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What is the heat radiation emissivity of vacuum? For air as well? What is the difference?

I understand that the vacuum has reflectivity of 0, So what is the other two values are in
$$ reflectivity + emissivity + transmission =1. $$ And how this can be different for Air?

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  • $\begingroup$ all matter above 0 K emits radiation. In a perfect vacuum, where there is no matter, there is nothing to emit radiation. The emissivity of gases in the atmosphere (mostly air) is apparently 0.83 atlantic.evsc.virginia.edu/~bph/AW_Book_Spring_96/… . They are different because air is not the same as no matter. $\endgroup$ – pentane Jan 24 '15 at 22:00
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What is the heat radiation emissivity of vacuum?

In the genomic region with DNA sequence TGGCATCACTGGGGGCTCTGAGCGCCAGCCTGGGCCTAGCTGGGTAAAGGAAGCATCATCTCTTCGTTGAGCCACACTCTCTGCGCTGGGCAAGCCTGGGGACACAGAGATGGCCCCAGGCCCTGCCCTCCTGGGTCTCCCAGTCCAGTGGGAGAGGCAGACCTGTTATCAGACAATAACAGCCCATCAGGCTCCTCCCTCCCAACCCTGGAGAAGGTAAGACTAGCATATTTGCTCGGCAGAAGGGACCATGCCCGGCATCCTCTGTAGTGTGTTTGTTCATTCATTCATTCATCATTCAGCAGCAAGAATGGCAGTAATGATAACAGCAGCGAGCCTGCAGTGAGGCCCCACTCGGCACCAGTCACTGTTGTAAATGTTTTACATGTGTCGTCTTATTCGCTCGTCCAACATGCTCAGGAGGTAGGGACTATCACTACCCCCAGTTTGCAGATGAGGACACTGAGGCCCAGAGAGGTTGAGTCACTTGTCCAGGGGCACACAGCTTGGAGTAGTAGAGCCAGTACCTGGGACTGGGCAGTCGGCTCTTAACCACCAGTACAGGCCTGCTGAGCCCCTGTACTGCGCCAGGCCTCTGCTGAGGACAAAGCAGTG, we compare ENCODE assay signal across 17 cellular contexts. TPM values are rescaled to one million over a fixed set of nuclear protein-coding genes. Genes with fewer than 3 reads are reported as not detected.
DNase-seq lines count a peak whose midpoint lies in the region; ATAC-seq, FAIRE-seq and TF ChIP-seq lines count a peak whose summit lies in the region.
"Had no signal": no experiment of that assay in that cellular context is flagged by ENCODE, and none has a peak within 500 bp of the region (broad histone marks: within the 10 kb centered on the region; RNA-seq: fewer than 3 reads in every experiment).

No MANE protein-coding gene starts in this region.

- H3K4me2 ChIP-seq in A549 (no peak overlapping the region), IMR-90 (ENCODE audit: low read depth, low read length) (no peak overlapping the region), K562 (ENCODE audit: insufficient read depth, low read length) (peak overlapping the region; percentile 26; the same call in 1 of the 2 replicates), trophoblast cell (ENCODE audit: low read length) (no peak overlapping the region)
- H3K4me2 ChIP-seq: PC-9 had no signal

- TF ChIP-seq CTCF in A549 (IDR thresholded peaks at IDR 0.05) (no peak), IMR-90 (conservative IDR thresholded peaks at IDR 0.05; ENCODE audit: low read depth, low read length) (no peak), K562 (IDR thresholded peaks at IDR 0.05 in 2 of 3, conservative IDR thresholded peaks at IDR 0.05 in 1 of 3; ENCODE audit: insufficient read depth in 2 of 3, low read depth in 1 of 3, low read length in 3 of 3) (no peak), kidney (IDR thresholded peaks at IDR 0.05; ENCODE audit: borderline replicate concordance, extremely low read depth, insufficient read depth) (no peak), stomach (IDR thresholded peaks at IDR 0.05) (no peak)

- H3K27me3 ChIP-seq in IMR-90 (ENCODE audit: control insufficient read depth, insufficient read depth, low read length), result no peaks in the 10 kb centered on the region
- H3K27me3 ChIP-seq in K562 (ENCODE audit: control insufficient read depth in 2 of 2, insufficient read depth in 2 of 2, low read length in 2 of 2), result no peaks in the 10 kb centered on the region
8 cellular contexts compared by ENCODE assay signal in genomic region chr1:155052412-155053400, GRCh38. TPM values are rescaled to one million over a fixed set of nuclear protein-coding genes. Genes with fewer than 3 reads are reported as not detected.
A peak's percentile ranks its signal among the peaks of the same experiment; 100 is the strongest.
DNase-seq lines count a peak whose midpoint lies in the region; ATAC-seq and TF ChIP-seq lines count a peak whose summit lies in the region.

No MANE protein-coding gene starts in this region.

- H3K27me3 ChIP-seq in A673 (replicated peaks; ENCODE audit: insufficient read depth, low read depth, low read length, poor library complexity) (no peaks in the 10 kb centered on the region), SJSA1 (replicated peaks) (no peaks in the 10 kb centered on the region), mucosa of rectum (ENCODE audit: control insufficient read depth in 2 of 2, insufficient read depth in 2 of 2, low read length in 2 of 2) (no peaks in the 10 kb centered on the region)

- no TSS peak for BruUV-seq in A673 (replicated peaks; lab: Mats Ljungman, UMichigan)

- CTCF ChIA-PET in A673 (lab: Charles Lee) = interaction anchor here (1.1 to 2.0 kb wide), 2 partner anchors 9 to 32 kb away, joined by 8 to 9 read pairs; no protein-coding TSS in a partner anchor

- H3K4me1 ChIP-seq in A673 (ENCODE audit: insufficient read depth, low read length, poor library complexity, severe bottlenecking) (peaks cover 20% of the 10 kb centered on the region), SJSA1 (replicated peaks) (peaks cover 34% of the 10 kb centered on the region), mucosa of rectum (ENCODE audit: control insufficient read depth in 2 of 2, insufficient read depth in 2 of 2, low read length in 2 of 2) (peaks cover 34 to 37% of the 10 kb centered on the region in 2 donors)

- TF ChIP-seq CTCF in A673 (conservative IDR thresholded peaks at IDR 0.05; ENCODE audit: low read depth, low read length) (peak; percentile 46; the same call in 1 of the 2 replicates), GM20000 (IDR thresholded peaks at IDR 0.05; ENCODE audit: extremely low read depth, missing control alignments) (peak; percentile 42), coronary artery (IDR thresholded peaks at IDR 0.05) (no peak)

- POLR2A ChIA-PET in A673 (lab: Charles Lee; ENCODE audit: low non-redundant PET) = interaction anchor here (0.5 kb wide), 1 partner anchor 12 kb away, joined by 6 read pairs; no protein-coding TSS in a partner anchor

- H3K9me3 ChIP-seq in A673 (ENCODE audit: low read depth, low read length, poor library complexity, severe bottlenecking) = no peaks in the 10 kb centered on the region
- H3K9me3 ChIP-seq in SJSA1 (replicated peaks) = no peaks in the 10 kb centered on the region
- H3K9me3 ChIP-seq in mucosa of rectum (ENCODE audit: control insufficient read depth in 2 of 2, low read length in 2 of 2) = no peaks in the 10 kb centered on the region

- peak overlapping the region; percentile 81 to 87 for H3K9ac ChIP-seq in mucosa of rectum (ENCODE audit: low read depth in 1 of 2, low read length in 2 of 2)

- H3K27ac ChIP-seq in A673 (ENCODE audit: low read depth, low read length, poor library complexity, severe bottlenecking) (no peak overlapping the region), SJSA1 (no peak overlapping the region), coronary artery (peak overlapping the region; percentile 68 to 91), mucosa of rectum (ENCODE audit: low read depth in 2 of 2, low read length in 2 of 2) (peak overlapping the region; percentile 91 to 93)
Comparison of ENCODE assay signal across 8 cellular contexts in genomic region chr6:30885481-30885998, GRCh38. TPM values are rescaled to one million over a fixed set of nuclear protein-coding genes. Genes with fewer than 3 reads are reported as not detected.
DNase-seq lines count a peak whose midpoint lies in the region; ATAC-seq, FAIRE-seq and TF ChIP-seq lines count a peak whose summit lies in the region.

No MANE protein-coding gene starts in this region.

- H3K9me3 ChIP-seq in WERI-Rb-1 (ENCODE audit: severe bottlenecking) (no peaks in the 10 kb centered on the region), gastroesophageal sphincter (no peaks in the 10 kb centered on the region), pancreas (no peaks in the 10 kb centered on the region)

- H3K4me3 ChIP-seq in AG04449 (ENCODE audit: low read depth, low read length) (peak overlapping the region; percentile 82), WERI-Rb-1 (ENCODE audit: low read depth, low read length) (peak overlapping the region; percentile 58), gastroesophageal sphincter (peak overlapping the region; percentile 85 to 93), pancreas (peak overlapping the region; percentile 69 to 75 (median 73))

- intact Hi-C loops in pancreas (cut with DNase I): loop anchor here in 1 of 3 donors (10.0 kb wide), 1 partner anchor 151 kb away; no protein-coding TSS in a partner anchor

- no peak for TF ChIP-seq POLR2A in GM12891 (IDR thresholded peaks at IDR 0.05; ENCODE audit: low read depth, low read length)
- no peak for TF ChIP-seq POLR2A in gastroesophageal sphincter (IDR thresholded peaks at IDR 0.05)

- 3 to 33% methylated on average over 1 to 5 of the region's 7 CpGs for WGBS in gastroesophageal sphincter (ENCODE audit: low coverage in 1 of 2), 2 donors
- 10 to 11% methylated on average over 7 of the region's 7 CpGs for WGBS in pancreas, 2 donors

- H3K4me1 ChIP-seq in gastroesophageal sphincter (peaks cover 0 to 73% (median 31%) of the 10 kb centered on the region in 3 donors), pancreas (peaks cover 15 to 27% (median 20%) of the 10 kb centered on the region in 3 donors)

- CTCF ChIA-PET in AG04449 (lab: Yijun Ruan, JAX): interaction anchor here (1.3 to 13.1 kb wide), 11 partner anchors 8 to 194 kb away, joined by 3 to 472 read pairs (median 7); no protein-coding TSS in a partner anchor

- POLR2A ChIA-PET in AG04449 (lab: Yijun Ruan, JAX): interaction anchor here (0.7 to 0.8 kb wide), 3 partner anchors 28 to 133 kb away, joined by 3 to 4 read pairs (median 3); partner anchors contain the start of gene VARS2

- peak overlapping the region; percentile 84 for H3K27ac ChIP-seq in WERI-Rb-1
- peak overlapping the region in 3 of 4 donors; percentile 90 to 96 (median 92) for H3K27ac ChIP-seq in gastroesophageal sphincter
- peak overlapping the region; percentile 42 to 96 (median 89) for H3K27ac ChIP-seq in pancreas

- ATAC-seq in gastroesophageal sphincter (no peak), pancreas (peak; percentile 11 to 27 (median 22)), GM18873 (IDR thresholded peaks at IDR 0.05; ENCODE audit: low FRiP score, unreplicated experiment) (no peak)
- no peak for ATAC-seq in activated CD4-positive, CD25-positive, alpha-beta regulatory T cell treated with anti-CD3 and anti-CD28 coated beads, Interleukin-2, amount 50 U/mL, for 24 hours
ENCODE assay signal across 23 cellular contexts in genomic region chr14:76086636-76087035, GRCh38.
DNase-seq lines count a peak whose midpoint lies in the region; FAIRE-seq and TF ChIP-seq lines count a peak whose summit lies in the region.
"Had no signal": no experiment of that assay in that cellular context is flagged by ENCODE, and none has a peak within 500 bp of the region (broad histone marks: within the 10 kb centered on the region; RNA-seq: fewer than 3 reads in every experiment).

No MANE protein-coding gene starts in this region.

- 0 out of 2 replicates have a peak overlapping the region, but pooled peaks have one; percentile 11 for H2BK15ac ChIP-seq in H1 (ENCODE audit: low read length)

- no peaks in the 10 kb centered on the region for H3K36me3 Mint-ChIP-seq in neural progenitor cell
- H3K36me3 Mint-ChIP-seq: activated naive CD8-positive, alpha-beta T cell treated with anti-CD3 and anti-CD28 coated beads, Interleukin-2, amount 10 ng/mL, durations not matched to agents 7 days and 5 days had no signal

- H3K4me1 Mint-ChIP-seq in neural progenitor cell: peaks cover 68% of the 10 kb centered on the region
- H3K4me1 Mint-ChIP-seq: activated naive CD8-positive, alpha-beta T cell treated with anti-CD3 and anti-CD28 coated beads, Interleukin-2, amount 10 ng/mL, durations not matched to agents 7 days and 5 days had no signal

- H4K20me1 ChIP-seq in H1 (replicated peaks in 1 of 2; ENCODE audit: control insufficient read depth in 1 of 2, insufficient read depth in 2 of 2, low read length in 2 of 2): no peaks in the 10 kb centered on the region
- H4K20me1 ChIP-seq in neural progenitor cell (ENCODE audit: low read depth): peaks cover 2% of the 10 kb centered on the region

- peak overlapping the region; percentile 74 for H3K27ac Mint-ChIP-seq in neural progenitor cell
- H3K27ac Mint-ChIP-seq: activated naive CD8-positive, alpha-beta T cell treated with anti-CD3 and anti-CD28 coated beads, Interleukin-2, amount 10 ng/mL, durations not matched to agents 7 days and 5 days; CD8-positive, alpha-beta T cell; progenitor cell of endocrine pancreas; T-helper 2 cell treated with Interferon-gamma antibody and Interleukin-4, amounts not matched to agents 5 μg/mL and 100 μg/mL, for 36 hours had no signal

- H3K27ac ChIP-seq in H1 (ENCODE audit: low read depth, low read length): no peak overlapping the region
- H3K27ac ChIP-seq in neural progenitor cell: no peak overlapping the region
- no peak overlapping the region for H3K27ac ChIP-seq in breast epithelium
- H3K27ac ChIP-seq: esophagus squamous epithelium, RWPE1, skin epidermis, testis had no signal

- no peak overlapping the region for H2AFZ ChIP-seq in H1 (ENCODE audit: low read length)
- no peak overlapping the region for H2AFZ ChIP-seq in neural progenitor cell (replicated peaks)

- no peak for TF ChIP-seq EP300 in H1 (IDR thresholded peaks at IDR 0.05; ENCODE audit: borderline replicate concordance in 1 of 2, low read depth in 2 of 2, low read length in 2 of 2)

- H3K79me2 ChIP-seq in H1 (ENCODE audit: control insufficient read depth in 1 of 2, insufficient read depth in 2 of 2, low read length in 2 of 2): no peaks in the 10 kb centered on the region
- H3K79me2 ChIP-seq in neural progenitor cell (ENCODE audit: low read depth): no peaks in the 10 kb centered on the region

None. Or better yet: undefined.

Emissivity happens from a matter of non-zero temperature. Vacuum is not just cold matter - vacuum is no matter.

For air as well? What is the difference?

The difference is that air is particles containing energy. They can emit this energy at a non-zero temperature. Vacuum is just a word for... nothing. The emissivity of air I do not know by heart, but might be found in proporty tables. (I can see it is mentioned with a link in the comments by @pentane. This seems to be considering water vapour and other content in the air, so this value will vary a lot according to the content of the air.)

I understand that the vacuum has reflectivity of 0, So what is the other two values are in $reflectivity+emissivity+transmission=1$

Reflectivity is zero, there is no emissivity and the transmission would therefor be $1$ (vacuum lets 100% of radiation through).

And how this can be different for Air?

Some radiation hitting the molecules of air will be reflected (sent back or redirected, but not absorbed or passing through). Reflectivity will be non-zero but very small. Emissivity has a value, as mentioned above. Everything that is not reflected or absorbed and reemitted is transmitted. The equation is equal to $1$, corresponding to 100%, since these three factors include all possibilities. They will each take up a portion of the entire radiation, which in total of course is 100%.

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